The buzzing of a hummingbird’s wings sings one song to me, and that tune is all about Texas. I know this isn’t the case for everyone. Some people see hummingbirds and think “long beak, quick speed.” Others are reminded of the delicious cake named after those effervescent flyers. Perhaps you know the one, with banana and pineapples and just the right mix of light sweetness … oh, but if I get started on Southern desserts, I could go on ’til next Tuesday.
Here in Texas we only get to see a fraction of the hummingbird species, but that doesn’t mean there is less to love. When the first one buzzes through our yard, I take flight too, back to the first hummingbirds I ever saw, congregated at my grandma’s house. Her picture windows showed off East Texas pines and a traditional feeder with a tall, red cylinder on top and a flowered base at the bottom. I’ve read a hummingbird can remember every flower and feeder where it’s ever eaten. And for almost as many years as I have been alive, Grandma has filled that same feeder with sugar water.
Of course the birds come and go. For that matter, children do too. But Grandma remains. She takes whatever Texas throws at her. Rain and hurricanes, hellish heat and hellfire preachers. Through the furies and the floods she stays steady.
I suspect this steadiness is part of why I waited so long to get my own feeder — I wanted to lean toward freedom and away from feeling firmly planted. But then last month my husband and I went to a concert. We walked in expecting the loud noise of a crowd. Instead all I heard was him asking, “Where is everybody?” My first thought was that I was the worst wife around. When asked what kind of concert to expect, the other wives had told their husbands the truth. “Well, honey, it’s going to be a lot of love ballads sung by an Australian surfer hunk.” Whereas I had just smiled and said, “You’ll see.”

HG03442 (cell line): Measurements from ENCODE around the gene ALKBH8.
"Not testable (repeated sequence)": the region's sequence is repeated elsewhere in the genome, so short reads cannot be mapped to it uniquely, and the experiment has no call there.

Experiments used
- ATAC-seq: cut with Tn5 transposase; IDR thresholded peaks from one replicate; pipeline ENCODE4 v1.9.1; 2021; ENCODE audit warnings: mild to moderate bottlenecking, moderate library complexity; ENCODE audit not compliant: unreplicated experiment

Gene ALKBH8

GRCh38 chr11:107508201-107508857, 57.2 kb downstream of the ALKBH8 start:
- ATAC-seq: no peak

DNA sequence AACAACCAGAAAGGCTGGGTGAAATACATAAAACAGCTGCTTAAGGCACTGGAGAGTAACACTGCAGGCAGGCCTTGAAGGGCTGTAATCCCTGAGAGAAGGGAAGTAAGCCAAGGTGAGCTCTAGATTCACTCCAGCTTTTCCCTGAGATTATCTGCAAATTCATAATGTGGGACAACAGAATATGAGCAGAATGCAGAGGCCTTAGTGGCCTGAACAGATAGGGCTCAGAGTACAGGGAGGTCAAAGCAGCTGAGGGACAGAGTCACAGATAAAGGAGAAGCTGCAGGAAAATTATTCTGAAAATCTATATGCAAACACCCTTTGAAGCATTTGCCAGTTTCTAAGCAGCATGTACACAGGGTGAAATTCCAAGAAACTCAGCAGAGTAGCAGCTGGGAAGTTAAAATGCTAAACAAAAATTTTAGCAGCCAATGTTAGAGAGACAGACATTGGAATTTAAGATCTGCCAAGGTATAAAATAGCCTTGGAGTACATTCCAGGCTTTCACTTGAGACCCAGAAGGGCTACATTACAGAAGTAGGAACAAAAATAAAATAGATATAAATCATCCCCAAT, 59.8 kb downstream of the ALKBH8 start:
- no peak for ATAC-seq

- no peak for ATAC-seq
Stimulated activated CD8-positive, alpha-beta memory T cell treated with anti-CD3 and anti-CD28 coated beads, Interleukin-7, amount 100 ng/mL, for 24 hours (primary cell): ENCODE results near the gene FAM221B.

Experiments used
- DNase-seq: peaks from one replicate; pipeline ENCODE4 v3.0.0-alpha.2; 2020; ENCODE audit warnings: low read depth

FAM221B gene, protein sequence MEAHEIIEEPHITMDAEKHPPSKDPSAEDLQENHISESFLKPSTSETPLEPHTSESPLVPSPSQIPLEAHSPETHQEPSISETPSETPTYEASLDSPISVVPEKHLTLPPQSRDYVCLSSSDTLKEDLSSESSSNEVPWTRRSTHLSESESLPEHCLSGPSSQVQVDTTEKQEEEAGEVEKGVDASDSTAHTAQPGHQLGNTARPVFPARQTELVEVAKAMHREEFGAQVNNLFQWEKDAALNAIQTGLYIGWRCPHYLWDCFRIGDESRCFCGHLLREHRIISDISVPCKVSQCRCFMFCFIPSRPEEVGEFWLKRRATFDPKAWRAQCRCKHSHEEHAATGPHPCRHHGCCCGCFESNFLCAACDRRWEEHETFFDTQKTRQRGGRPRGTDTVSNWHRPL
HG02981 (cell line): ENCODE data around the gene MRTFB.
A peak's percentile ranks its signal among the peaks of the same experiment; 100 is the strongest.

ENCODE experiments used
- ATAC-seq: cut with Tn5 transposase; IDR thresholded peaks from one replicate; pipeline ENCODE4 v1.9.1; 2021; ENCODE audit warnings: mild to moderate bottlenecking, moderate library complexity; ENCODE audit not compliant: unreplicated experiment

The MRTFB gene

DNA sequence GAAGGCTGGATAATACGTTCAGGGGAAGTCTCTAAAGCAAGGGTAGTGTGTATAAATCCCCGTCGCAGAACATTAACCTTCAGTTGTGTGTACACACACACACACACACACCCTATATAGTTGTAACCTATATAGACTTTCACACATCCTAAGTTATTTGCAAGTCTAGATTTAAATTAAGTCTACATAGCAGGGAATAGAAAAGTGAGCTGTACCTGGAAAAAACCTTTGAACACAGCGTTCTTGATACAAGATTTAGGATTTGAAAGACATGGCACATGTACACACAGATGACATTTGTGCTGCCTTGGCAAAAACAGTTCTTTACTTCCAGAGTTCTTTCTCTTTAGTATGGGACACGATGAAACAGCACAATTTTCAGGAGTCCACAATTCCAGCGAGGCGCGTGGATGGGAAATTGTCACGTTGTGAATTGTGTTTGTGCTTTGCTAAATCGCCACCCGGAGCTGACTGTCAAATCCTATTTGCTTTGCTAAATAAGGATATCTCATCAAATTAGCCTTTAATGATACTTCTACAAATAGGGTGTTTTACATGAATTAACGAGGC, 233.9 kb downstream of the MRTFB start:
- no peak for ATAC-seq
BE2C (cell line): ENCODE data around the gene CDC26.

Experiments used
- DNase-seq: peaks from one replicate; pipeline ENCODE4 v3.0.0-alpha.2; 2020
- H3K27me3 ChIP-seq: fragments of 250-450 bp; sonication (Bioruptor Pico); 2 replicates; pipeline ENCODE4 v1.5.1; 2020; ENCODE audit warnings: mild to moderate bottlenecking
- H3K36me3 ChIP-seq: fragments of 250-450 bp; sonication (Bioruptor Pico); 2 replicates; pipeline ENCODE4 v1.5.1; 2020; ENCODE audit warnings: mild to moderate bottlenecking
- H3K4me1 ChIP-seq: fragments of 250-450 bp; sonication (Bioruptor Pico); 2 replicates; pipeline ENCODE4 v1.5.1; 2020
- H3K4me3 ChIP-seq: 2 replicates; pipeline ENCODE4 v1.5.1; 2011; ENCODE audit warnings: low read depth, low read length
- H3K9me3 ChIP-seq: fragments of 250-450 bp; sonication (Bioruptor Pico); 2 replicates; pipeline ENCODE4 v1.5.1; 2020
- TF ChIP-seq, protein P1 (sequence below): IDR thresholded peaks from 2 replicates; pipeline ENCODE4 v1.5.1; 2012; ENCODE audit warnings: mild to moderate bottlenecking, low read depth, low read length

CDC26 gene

But then I caught myself mumbling, “I could have sworn the show started at 7:30 …” and I knew my mistake. Some people may cite achy bones and joints or having a regular seat at Denny’s, but expecting a rock show to start on time is actually the top sign of aging. I had thought for so long I was just living my life, yet seasons were passing. On the bright side, the show did go on. Eventually. And I decided it was time to embrace the hobby no club kid would dare tweet about: bird-watching.
The next week I had my own feeder. These days they make models designed like modern, wooden roof trinkets that just “happen” to attract birds. But why stick a toe in when you can cannonball? Mine is an exact match to my grandma’s.
I watch the little creatures that have found their way to our house sip sugar water with such focus that I wonder how I ever thought of them as flighty. And did you know that the hummingbird has a heart two and a half times the size it should for its body? In these modern times that’s not a bad thought to sit with.
“Watching the birds again?” my son asked the other day. I’m not expecting him to get hooked on hummingbirds, not yet at least. But I can try to pass on what was given to me.
“These birds,” I told him truthfully, “actually have some love ballads you might like.”
He snickered. At me, I think, not with me. And then he wandered off. But it was all right, I knew eventually he would come back. Steady as she goes.